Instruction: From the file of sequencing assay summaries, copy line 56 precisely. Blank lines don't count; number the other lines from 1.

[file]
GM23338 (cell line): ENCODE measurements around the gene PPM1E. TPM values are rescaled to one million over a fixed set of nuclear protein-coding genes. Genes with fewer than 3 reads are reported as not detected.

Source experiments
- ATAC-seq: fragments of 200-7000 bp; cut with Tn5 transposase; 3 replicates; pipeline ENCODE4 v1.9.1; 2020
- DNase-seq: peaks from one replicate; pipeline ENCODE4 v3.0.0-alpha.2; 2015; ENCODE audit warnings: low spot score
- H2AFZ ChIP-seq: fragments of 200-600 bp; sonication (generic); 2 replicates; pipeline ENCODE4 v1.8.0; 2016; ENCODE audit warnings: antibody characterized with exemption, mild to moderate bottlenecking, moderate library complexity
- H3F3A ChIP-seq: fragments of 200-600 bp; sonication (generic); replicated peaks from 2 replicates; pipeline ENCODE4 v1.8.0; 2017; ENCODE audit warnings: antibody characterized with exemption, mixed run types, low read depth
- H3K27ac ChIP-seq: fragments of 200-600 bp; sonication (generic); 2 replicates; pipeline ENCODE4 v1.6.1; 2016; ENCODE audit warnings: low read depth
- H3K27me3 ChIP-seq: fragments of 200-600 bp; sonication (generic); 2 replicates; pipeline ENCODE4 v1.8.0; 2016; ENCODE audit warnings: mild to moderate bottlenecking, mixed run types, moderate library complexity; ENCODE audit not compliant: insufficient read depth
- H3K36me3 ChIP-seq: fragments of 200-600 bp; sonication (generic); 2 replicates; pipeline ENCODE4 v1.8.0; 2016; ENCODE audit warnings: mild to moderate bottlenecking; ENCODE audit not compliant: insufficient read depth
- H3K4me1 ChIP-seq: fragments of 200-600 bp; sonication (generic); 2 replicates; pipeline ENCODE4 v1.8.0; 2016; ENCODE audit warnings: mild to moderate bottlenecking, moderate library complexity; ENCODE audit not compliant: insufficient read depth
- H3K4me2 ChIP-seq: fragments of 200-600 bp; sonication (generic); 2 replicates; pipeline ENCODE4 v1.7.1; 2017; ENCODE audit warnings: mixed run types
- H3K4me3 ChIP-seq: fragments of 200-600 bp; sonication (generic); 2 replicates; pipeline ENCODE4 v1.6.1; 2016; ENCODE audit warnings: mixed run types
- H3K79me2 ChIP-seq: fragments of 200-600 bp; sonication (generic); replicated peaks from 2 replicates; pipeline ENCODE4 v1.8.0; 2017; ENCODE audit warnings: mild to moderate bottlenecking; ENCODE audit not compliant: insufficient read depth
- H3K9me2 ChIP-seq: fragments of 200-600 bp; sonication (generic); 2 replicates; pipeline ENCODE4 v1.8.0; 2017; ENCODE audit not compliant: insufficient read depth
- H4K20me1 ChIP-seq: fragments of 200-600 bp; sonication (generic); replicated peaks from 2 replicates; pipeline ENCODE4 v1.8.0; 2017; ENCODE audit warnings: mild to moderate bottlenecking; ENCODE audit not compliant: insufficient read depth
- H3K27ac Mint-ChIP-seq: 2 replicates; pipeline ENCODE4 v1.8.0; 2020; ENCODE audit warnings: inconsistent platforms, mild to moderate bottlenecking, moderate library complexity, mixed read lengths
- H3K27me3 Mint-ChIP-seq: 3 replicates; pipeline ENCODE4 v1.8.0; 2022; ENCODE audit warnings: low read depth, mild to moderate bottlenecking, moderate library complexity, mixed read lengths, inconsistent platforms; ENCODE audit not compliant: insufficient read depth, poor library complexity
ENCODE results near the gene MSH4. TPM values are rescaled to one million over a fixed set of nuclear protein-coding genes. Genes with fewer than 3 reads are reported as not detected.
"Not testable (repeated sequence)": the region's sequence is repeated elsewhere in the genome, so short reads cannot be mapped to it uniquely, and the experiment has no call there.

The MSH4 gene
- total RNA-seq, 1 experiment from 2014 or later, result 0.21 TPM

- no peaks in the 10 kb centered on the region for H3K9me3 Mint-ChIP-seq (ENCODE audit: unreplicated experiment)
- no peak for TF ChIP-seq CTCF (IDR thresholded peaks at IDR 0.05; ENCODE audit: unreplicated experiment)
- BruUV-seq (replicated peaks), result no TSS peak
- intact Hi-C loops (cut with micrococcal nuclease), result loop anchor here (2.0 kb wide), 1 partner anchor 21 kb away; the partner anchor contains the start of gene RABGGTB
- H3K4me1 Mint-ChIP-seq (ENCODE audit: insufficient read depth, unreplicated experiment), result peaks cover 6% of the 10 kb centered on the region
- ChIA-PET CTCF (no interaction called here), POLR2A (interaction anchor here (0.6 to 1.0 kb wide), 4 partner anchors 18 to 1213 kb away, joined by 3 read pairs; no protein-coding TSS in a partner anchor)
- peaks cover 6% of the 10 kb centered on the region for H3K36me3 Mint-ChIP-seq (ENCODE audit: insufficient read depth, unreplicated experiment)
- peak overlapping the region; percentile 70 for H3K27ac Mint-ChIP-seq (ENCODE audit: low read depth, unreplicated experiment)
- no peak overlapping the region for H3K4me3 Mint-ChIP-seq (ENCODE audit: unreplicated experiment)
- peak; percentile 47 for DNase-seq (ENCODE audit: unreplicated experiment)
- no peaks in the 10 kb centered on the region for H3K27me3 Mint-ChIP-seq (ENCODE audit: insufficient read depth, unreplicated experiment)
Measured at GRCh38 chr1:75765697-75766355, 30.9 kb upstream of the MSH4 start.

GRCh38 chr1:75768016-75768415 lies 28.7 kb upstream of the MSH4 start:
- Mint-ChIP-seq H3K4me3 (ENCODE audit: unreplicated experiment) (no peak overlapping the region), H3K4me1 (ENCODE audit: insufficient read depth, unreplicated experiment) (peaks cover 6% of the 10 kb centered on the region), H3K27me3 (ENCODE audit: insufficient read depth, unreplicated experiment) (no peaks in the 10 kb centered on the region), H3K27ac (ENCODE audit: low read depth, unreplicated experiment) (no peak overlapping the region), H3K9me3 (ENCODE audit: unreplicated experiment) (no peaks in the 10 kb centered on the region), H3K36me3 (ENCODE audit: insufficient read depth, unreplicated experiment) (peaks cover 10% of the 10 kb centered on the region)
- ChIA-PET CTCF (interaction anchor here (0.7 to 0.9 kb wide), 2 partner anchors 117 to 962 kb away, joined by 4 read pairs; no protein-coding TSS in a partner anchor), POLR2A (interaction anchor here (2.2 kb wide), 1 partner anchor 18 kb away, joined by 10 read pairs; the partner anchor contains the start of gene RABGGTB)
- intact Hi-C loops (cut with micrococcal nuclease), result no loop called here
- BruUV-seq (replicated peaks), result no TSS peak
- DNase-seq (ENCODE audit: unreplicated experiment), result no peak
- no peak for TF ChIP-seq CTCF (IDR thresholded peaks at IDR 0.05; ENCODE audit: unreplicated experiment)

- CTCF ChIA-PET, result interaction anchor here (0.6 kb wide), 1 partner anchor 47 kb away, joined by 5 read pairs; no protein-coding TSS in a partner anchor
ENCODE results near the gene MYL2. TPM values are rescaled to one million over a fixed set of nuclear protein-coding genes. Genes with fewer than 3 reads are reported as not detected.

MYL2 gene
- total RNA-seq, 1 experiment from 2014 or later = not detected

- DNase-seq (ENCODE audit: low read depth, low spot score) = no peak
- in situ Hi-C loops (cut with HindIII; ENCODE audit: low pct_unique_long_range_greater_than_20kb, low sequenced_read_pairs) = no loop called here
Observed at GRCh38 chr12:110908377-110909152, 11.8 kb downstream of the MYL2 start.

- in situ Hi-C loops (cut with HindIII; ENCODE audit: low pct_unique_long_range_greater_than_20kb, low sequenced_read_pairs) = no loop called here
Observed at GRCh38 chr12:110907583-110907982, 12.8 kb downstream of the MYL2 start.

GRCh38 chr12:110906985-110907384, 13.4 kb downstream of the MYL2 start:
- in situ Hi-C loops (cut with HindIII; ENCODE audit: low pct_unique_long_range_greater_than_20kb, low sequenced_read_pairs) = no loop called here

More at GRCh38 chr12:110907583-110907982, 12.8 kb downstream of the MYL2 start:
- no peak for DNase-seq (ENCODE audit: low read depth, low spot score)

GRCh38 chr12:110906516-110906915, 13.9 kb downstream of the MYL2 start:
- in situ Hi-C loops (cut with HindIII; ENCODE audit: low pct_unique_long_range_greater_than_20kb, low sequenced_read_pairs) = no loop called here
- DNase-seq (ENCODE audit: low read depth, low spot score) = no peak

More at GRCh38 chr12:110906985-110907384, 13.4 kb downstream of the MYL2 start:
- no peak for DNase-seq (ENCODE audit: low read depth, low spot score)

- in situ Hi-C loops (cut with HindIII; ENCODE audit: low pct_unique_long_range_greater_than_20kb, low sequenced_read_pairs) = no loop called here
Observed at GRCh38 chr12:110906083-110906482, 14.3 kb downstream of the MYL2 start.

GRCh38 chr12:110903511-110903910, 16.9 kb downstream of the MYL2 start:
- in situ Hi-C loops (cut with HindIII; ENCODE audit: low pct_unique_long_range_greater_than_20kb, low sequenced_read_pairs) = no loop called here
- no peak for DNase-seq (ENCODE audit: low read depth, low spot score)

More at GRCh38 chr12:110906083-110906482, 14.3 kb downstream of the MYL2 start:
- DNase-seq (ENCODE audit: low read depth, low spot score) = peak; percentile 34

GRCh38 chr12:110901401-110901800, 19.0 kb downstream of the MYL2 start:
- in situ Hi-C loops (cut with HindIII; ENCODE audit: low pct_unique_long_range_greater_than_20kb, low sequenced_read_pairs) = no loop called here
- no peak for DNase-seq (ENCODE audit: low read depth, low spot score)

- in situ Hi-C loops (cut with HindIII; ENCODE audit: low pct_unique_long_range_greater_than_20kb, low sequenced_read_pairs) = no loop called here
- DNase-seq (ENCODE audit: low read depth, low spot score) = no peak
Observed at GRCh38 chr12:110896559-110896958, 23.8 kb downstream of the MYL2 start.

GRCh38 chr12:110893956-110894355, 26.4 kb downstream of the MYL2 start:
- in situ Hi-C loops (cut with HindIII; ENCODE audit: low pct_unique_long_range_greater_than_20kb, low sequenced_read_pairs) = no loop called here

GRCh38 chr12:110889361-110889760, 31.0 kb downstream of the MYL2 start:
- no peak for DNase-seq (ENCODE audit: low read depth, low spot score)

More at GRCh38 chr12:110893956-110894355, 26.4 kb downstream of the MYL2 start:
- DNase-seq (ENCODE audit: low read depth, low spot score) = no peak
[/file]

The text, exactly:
- DNase-seq (ENCODE audit: low read depth, low spot score) = no peak